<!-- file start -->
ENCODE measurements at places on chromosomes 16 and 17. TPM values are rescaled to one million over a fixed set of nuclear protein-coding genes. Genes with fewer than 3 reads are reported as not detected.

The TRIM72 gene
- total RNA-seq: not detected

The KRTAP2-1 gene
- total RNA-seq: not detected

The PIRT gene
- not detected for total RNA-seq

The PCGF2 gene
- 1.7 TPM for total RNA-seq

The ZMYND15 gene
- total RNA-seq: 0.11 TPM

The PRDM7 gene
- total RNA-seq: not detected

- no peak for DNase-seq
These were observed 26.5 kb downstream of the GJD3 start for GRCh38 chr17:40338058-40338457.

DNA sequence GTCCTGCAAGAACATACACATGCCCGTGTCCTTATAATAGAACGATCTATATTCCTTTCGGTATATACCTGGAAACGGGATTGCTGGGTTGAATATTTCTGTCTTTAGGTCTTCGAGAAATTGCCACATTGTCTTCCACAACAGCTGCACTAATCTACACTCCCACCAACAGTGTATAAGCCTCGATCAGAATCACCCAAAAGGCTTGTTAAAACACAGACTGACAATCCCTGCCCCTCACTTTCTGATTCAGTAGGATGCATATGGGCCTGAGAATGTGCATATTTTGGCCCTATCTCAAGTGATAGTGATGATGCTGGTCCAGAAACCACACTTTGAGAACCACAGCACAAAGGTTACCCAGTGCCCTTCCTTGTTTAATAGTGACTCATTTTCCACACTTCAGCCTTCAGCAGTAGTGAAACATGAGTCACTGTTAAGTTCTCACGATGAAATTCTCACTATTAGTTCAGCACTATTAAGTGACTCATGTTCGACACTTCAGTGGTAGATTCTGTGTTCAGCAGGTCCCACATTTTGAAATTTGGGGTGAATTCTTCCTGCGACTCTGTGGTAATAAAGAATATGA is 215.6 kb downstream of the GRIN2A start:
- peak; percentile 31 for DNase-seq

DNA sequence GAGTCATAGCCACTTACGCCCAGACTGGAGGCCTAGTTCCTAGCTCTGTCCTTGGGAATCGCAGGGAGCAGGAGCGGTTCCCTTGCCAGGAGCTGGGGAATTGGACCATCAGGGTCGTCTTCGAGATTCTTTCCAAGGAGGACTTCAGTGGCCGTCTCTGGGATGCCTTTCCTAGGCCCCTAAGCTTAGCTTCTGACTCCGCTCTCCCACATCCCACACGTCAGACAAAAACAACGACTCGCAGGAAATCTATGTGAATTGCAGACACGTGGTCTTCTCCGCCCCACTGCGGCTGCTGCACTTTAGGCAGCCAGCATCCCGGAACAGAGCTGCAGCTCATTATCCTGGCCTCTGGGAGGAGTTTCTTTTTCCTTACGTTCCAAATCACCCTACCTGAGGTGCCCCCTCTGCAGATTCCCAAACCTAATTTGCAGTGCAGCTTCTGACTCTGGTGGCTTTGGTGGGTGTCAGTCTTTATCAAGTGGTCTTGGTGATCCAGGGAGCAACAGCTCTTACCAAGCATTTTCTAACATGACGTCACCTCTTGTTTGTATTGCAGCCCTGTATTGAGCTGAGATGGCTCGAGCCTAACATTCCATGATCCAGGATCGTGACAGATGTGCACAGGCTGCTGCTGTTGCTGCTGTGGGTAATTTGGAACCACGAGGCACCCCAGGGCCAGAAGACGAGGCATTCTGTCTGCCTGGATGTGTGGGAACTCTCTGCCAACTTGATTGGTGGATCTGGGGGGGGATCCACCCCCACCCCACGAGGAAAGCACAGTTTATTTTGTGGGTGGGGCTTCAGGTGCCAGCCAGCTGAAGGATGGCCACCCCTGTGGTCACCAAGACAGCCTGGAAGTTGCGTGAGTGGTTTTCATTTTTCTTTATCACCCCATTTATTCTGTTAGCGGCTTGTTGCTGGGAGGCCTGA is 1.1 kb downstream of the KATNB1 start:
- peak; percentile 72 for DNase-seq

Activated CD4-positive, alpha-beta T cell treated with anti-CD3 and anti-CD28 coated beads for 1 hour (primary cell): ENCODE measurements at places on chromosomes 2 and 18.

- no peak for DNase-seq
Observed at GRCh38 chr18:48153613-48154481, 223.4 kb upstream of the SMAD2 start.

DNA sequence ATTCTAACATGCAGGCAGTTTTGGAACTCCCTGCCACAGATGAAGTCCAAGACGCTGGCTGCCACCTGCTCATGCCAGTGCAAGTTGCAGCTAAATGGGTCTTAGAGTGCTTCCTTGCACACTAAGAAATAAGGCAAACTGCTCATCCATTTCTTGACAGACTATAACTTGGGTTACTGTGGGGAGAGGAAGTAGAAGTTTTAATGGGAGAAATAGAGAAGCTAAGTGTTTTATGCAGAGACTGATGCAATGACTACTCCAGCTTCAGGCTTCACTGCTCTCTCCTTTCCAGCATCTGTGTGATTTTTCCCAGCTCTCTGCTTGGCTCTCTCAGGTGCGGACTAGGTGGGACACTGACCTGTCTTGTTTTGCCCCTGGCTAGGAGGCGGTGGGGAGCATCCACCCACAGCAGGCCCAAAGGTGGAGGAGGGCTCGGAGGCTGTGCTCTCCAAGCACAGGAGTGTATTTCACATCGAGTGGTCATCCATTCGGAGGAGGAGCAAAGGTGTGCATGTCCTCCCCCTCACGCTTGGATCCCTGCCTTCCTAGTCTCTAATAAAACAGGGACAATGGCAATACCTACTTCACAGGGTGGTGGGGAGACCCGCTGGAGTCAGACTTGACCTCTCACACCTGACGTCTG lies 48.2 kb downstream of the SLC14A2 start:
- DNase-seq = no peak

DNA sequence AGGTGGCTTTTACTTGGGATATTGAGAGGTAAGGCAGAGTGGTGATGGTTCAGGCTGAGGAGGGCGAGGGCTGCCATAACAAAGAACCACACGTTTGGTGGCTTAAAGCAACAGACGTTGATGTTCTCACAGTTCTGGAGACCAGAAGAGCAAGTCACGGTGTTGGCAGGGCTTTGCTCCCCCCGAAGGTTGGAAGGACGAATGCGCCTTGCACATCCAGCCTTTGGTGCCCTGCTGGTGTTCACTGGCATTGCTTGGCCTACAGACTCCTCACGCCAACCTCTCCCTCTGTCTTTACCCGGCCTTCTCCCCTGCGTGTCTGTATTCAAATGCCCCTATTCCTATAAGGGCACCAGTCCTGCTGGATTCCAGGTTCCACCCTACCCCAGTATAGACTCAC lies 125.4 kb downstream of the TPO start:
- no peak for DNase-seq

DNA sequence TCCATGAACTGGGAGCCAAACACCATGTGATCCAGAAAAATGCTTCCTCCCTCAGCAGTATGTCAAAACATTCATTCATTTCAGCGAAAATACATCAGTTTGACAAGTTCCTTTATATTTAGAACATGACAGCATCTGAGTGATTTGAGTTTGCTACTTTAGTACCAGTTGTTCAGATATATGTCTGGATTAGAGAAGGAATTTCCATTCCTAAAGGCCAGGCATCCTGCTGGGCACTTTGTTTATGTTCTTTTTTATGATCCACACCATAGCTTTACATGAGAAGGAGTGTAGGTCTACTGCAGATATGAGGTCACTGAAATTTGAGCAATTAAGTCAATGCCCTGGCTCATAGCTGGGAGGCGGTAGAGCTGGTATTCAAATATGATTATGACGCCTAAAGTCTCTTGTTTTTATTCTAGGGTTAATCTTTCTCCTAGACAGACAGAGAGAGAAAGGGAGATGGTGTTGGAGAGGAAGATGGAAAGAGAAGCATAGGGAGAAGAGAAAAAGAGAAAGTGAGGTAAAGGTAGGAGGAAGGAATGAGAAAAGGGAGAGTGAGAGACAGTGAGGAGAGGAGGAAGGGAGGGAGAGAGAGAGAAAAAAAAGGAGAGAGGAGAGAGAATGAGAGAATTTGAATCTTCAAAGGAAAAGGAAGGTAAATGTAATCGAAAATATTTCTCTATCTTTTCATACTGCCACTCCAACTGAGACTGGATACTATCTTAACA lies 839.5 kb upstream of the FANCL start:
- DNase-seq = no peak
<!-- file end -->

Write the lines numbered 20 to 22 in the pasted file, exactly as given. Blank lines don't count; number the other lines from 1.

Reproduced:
Activated CD4-positive, alpha-beta T cell treated with anti-CD3 and anti-CD28 coated beads for 1 hour (primary cell): ENCODE measurements at places on chromosomes 2 and 18.

- no peak for DNase-seq
Observed at GRCh38 chr18:48153613-48154481, 223.4 kb upstream of the SMAD2 start.